Primary insurance generally has the first duty to indemnify and defend the insured. Am. Family Mut. Ins. Co. v. Cont'l Cas. Co., 23 P.3d 664, 666 (Ariz. Ct. App. 2001). An excess insurer normally is not obligated to indemnify or defend until all applicable primary insurance has been exhausted. Id. No right to equitable contribution generally exists between a primary and excess insurer because "they are covering separate and clearly defined layers of risk." Virginia, 2009 WL 4282198 at *4.

III. Analysis.

Admiral moves for summary judgment on its claim that CIG is a primary insurer and must equitably contribute to the defense and indemnity costs of Dr. Schwartz in the underlying litigation. Doc. 189 at 2. CIG asks the Court to rule that it is not a primary insurer of Dr. Schwartz and owes no contribution to Admiral. Doc. 191 at 2.

A. CIG's Certificate of Insurance.

Admiral claims that CIG's obligation to provide primary coverage can be found in the one-page Certificate of Insurance ("COI") CIG provided to the Clinic. Admiral quotes the COI as stating that the "[c]overage herein is afforded to all employees including physicians and allied health professional, when acting within the course and scope of their medical duties performed as employees of the [Clinic]." Doc. 190-1 at 5.

But the COI also states, in capital letters, that it provides "information only and confers no rights upon the certificate holder. This certificate does not amend, extend or alter the coverage afforded by the policies below." Id. The COI further states, again in capital letters, that "the insurance afforded by the policies described herein is subject to all the terms, exclusions and conditions of such policies." Id.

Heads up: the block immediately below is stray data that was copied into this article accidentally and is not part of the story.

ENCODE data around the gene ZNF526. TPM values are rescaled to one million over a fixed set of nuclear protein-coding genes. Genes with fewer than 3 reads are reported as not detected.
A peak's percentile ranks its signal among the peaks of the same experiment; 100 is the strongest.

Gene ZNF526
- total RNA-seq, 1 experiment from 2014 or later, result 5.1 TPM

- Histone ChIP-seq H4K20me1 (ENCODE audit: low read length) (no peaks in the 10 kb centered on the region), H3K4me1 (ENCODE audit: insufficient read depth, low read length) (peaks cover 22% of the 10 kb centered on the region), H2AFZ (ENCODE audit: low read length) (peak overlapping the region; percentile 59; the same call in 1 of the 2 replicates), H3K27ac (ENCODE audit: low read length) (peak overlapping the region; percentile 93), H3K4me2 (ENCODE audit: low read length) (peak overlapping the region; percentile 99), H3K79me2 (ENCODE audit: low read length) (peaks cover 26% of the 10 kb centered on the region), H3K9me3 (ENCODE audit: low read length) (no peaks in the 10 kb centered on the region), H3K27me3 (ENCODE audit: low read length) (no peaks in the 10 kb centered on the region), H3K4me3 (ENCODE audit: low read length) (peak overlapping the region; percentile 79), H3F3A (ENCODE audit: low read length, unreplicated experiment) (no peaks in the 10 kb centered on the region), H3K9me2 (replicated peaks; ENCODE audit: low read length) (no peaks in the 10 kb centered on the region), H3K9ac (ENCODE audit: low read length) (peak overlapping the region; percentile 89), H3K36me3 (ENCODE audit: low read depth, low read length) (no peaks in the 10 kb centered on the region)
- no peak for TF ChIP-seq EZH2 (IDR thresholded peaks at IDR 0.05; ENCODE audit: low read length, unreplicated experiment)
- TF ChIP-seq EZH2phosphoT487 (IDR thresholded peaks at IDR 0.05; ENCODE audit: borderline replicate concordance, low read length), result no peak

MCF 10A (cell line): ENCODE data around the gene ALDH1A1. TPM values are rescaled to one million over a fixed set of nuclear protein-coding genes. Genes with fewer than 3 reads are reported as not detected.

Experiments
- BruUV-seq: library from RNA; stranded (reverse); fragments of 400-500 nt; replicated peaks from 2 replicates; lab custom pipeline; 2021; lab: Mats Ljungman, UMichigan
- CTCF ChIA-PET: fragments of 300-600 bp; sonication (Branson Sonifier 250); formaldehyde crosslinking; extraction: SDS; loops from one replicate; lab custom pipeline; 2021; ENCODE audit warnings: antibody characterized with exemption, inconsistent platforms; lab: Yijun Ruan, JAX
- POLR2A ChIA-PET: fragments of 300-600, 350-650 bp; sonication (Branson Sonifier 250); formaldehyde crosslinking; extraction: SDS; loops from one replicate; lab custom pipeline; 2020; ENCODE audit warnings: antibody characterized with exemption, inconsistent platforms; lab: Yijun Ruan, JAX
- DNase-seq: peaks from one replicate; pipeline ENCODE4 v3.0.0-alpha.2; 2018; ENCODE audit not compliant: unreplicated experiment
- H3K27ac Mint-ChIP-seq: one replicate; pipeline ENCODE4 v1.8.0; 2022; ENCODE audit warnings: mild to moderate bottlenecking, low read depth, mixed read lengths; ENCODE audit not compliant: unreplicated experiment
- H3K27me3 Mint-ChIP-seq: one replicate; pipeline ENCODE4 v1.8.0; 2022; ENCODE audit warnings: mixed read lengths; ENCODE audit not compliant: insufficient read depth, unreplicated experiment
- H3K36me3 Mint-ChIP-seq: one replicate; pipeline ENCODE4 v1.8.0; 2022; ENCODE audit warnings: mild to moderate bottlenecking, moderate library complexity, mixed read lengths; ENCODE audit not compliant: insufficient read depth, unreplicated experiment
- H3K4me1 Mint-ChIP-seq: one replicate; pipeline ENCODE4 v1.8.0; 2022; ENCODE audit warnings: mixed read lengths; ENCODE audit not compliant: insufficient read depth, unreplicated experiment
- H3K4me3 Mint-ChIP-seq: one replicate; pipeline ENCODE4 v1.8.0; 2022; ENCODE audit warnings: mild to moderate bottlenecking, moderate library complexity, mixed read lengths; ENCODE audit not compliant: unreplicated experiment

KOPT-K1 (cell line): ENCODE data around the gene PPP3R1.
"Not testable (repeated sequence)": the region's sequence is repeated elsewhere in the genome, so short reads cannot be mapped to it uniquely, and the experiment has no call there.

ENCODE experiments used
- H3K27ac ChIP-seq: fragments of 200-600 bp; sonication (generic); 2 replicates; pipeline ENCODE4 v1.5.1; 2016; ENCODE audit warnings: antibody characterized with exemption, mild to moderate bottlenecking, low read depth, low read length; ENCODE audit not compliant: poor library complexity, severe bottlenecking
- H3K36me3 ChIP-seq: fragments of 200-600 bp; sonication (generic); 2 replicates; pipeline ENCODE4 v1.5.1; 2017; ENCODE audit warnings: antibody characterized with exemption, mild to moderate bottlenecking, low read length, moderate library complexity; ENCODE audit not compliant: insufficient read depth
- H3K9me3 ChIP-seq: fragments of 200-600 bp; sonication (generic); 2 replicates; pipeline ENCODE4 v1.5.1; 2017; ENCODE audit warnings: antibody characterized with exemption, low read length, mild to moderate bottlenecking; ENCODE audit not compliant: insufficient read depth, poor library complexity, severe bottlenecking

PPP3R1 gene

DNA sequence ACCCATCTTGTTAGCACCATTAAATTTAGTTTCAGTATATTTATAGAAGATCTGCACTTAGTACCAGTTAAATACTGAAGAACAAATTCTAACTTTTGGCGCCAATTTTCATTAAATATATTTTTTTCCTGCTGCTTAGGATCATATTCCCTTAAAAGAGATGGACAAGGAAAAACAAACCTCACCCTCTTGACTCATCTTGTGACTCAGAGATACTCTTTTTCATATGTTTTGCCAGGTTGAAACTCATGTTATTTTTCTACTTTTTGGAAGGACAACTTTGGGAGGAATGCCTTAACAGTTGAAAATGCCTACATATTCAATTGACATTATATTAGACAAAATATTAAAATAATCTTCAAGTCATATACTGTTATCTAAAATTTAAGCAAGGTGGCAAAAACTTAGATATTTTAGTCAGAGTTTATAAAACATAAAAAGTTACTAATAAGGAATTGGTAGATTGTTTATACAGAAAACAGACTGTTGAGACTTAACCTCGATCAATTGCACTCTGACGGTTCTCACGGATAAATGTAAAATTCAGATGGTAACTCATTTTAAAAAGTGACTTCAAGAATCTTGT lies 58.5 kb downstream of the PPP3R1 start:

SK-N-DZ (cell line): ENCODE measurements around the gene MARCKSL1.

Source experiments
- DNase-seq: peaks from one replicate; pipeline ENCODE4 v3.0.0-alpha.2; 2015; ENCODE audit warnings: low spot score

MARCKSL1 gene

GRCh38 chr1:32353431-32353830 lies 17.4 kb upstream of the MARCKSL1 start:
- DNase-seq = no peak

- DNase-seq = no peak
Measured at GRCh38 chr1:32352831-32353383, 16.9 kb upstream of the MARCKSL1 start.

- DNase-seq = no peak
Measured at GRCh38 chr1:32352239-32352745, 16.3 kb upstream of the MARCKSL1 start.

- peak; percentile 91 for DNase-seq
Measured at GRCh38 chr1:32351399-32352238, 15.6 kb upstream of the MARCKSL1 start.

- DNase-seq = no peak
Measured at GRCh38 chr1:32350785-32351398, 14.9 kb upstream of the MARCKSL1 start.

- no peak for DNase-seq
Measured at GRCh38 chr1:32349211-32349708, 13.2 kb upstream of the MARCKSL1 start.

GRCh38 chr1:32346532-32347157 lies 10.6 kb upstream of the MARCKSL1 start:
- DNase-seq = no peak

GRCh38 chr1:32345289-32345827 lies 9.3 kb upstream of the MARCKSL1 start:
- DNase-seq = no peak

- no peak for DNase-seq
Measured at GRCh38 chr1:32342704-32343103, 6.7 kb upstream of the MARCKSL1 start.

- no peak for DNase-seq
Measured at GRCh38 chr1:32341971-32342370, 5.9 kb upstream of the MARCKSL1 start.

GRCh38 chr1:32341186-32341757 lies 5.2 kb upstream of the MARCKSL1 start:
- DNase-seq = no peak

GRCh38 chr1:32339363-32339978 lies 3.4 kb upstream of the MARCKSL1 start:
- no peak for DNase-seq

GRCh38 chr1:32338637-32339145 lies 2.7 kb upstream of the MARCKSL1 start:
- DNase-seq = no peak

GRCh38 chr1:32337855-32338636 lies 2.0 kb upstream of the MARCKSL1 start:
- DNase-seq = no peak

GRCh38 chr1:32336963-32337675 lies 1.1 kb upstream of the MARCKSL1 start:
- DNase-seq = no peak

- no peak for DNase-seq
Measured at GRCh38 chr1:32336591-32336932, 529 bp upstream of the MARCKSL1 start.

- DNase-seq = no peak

Courts enforce such language. "'[W]hen a certificate of insurance contains language stating that the certificate does not amend, extend, or alter the terms of any insurance policy mentioned in the certificate, the terms of the certificate are subordinate to the terms of the insurance policy.'" James v. Burlington N. Santa Fe Ry. Co., No. CV05-04106-PCT-NVW, 2007 WL 2461685, at *14 (D. Ariz. Aug. 27, 2007) (quoting TIG Ins. Co. v. Sedgwick James, 184 F. Supp. 2d 591, 597 (S.D. Tex. 2001)). As a result, "'[t]he certificate of insurance will not suffice to create insurance coverage if such coverage is precluded by the terms of the policy.'" Id. (quoting TIG, 184 F. Supp. 2d at 597).

Arizona law agrees. Arizona courts hold that a COI "cannot contradict the terms of a policy; it only provides information as to the policy's contents." Cont'l Cas. Co. v. Signal Ins. Co., 580 P.2d 372, 376 (Ariz. Ct. App. 1978); see also James, 2007 WL 2461685, at *14 ("In Arizona, the presentation of a certificate of insurance does not alone create coverage obligations or legal obligations between the insurer and the certificate holder."); Mardian Equip. Co. v. St. Paul Fire & Marine Ins. Co., No. CV-05-2729-PHX-DGC, 2006 WL 2456214, at *2 (D. Ariz. Aug. 22, 2006) (same).

The Court accordingly holds that the COI does not provide primary coverage in this case. The Court must look to the insurance policies to determine their coverage.

B. Relevant Language of the Policies.

In this section, and in other sections of this order, the Court quotes language from the CIG Policy. CIG asked that the Court seal documents containing its policy language, but spoke of and displayed these provisions in open court during the summary judgment hearing, without requesting that the hearing or its record be sealed. More importantly, the Court finds that the CIG Policy language quoted in this order is largely generic and is essential to understanding the Court s decision on dispositive motions. Thus, the Court finds no compelling reason to withhold this information. --------